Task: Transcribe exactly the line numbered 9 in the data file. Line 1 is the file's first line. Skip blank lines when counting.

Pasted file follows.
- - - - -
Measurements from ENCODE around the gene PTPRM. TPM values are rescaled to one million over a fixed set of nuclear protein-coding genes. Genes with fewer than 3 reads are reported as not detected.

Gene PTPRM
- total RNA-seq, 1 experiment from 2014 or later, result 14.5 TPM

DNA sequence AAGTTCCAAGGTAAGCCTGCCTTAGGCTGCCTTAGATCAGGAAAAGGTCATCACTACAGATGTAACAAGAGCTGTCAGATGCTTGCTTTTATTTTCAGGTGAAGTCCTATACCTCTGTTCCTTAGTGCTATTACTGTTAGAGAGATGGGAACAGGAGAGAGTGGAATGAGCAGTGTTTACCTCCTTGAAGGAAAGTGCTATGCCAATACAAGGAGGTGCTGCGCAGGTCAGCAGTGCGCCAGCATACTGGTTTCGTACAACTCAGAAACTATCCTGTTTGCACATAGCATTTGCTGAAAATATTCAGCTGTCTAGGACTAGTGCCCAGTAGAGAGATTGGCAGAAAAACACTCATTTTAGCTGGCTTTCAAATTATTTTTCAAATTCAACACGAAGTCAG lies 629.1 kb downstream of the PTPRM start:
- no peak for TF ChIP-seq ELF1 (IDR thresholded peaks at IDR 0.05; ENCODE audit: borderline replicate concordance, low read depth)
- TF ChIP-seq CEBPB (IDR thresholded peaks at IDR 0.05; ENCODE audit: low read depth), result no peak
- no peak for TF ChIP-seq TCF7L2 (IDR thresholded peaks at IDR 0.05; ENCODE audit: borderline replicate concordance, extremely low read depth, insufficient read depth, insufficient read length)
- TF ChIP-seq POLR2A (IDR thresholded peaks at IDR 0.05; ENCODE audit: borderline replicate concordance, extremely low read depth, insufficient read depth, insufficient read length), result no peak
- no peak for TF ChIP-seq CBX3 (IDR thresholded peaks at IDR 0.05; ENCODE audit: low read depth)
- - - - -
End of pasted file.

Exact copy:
- no peak for TF ChIP-seq CBX3 (IDR thresholded peaks at IDR 0.05; ENCODE audit: low read depth)